During setup, the players will again normally follow the scenario book, placing units in groups of three to four plastic figures depending on the kind of unit in question. As a rule of thumb, tanks will appear as a unit of three, whilst infantry units will have three normal riflemen and then either a fourth rifleman for a standard unit, or some other unit like a mortar or machine gun. One of the issues I had in playing New Flight Plan was actually that the scenario book assumes players have access to some of the special unit figures that don’t come in the base game, yet it doesn’t list which other expansions are needed – this was a little frustrating.

On the other hand, one nice inclusion is that of card stands to hold the command cards that each player has. You see, the Command & Colours system is card driven, which each side having access to a hand of cards as dictated by the scenario book. A bigger hand is always better, and the game uses this to demonstrate various thematic effects and to balance the game. For example, one side might be obviously larger than the other, but due to a strong defensive position and a determination to succeed, the smaller force might have a bigger hand of cards.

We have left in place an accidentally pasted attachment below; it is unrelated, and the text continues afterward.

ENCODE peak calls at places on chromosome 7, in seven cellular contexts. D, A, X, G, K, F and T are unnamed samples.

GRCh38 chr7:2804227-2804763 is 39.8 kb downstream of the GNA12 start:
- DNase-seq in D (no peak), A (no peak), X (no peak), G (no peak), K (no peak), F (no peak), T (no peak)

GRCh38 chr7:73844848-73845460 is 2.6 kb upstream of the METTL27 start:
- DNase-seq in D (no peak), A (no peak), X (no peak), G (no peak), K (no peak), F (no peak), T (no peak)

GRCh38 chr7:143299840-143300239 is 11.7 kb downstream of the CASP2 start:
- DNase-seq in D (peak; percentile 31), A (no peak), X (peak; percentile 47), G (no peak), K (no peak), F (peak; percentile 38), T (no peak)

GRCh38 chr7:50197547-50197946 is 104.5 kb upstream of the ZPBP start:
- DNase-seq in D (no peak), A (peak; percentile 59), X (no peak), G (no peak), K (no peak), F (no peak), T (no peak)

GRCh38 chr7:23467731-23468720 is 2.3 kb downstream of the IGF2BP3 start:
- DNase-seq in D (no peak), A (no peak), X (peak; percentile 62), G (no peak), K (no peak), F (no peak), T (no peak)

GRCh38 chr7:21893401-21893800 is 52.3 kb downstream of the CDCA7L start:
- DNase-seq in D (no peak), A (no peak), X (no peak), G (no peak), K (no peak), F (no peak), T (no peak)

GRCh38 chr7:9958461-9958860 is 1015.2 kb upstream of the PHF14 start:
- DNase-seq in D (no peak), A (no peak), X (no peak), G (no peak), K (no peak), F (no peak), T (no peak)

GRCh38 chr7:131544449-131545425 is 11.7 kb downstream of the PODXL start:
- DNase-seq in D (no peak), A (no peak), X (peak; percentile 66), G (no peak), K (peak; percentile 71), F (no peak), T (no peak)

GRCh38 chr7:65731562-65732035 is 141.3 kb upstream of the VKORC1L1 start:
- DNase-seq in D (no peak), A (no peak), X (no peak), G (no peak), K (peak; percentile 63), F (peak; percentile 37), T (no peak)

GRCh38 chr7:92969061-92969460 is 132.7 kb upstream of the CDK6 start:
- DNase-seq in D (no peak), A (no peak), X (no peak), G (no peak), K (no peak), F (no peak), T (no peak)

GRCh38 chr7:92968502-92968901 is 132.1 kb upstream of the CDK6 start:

The objective for each player will differ from mission to mission, but in general the players will be competing to reach a certain number of victory points. Each victory point can be obtained as per the scenario, but examples include capturing certain locations (such as villages or bridges) or destroying units. Ultimately, defeat enough units and you’ll almost always win, but that’s as much about ensuring that both players enjoy themselves for the bulk of the game than it is about the thematic objective. It’s often much more fun to focus on achieving the strategic objective that was the focus of the real life battle in any given scenario.

Gameplay in Memoir ’44 is very straightforward, with the players simply taking turns to play a card and then resolve the effect shown on it. Most cards state that the active player can simply move and/or attack with units in either the left, central or right hand sections of the board. Again, in general, the more units that a card allows the player to move, the more limited it will be. For example, a large number of units moving in one section is common, as is a small number of units being moved in any section. Cards that allow multiple moves in all sections are rare and powerful.